You include Stardust in DeNiro's list of terrible recent films....really? It's actually pretty fun and was well-received for the most part.

    And calling The Green Hornet undeniably terrible? I know critics were pretty harsh with it, but I am a pretty staunch defender of it as a pretty fun movie that clearly shows in Gondry's direction. Nothing great, but undeniably terrible? If you didn't like it you didn't like it, but please.

  • Sven | February 23, 2013 3:01 AM

    The Green Hornet was undeniably terrible, really.

  • droopy | February 22, 2013 7:19 PMReply

    i dont know man, i mean patch adams is terrible, but twister and red dragon aren't... are they? twister i love, saw it when i was 8, thought it was fucking awesome and that feeling stays with me to this day. and red dragon only has a bad rep because of brett ratner, but its by far his best movie and its actually pretty good. great cast, i thought the cinematography was pretty damn good, nothing really special, but i think he got the look right. its been a while since i saw it though. im gonna watch it right now

  • Ray H | February 22, 2013 5:31 PMReply

    I looked up "My Boyfriend's Back" a little while back. A silly teen zombie movie I hadn't thought about or seen in 20 years. Turns out one of the high school bullies is played by none other than Philip Seymour Hoffman! He plays Matthew Fox's main buddy/henchman and ends up accidentally killing himself with an axe.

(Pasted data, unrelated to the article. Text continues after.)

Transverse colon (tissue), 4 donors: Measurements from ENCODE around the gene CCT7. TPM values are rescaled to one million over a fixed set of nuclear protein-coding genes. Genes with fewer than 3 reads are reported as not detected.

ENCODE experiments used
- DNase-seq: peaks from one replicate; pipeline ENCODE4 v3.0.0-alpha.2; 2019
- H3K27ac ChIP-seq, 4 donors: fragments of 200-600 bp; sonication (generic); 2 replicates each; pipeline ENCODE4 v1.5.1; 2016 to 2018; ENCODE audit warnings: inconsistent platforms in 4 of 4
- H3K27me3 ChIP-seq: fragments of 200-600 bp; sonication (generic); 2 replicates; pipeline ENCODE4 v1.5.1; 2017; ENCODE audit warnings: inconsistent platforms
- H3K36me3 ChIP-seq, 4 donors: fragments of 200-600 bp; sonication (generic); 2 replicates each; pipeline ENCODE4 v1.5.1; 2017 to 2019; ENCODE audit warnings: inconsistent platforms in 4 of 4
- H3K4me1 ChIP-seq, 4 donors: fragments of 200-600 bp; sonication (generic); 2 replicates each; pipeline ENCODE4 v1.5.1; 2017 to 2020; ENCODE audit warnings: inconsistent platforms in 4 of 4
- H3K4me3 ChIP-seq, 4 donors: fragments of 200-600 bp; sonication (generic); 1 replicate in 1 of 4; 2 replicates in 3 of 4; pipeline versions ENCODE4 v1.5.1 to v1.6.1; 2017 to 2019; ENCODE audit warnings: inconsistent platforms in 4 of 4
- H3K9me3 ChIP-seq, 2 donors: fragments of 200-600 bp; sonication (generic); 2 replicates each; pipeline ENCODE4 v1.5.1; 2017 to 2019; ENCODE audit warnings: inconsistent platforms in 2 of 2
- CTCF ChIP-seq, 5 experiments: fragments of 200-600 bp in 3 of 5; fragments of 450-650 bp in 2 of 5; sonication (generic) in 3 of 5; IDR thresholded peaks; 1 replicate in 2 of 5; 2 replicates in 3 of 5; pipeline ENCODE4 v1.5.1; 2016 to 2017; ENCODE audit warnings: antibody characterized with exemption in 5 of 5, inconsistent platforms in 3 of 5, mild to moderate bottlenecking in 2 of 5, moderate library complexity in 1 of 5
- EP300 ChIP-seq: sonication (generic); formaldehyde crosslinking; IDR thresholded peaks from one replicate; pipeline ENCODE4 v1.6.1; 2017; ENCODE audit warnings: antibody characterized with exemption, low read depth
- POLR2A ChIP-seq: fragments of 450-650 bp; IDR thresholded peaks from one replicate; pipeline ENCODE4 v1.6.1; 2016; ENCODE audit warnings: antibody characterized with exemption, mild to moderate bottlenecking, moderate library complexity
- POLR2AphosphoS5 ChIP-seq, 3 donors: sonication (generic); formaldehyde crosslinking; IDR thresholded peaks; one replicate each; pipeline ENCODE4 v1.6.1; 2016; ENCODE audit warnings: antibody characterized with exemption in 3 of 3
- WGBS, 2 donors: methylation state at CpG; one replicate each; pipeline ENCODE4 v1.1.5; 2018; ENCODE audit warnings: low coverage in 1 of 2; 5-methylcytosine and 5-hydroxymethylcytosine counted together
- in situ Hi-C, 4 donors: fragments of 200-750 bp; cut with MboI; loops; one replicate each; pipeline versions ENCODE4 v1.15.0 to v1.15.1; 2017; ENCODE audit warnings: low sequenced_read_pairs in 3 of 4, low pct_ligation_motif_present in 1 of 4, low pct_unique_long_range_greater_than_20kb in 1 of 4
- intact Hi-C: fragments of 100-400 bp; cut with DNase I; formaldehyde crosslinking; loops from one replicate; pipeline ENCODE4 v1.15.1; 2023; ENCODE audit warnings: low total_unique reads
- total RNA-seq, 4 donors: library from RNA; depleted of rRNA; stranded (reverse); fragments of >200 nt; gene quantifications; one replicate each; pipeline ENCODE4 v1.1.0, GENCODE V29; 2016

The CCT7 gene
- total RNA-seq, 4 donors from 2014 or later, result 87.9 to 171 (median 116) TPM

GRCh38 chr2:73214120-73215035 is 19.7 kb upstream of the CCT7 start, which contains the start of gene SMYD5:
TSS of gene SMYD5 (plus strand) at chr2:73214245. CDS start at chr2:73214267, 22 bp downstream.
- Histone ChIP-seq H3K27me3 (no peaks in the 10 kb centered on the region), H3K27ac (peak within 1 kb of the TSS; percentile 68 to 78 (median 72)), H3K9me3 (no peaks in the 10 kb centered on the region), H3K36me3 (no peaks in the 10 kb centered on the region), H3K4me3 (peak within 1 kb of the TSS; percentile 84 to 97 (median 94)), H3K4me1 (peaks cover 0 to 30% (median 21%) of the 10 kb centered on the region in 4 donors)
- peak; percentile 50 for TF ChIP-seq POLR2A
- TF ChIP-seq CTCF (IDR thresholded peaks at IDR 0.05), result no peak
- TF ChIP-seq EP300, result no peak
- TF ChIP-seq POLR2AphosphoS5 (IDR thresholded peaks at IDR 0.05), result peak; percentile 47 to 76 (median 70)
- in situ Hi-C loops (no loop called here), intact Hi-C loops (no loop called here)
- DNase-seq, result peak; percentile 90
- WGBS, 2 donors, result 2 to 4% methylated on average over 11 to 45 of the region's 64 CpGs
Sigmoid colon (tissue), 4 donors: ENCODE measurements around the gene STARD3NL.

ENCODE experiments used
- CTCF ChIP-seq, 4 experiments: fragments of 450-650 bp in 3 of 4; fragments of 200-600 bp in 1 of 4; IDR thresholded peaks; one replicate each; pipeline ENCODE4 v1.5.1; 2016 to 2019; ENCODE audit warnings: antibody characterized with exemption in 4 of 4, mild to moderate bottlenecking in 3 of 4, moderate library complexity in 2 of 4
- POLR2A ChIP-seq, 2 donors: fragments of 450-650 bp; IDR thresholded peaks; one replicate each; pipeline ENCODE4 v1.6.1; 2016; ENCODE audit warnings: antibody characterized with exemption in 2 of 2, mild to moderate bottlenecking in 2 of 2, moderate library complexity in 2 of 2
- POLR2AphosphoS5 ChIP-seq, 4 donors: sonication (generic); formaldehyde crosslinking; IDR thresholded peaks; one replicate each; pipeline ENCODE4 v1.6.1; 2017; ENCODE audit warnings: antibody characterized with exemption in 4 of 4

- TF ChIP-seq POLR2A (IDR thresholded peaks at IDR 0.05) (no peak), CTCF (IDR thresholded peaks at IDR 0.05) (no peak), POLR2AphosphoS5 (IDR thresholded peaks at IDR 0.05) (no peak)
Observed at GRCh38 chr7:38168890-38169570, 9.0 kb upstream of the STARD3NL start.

• Alan B | February 22, 2013 7:00 PM

    http://deanlorey.com/home/wp-content/uploads/2011/05/My-Boyfriends-Back-Matthew-Fox-1.jpg This looks like the greatest thing ever.

  • QNorris9001 | February 22, 2013 5:27 PMReply

    The Playlist reeks of pretension.

  • Knative | February 22, 2013 4:19 PMReply

    How can you bring up Helen Hunt and not mention the tv movie where she jumped out the window because she tried drugs?

  • Zack | February 22, 2013 3:22 PMReply

    So the most embarrassing things on Jessica Chastain's resume are movies you spend most of the blurb complimenting? She's done pretty well for herself, I guess.

  • coke | February 22, 2013 4:07 PM

    lol

    I don't think you can possibly say anything bad about Chastain...

  • 64564 | February 22, 2013 3:20 PMReply

    I just saw Virtuosity a few days ago on HBO. Washington has been in much more generic, programmatic crap. It's deeply reflective of the 90s moment of virtual reality wonkiness, sure, but it's fucking fun, and pretty stylish -- in a corny way -- to boot. It's the most superficially embarrassing, and thus the easiest/most obvious pick for this list -- because of its datedness -- but, frankly, I think its more interesting as cinema (and cultural artifact) than the implausible, TV-drama-esque Flight. You'd rather watch The Preacher's Wife or John Q, I take it? Maybe Fallen

  • Sven | February 23, 2013 3:02 AM

    John Q.... Exactly!!

  • Zack | February 22, 2013 3:40 PM

    "Fallen" is redeemed for me by that scene with the demon body-jumping through the crowd and singing "Time is On My Side" line by line.

  • BEF | February 22, 2013 3:00 PMReply

    What? "Trancers" was a decent enough b movie and wasn't it her first role ever (which is an exclusion on others on this list). I actually think the story idea, time travel through blood ancestry would make for a decent update with a budget. "Pay it Forward" is way more embarrassing, because there's a budget and "prestige" that is entirely misspent and maybe has the silliest love story of anything that isn't "The Sapphires".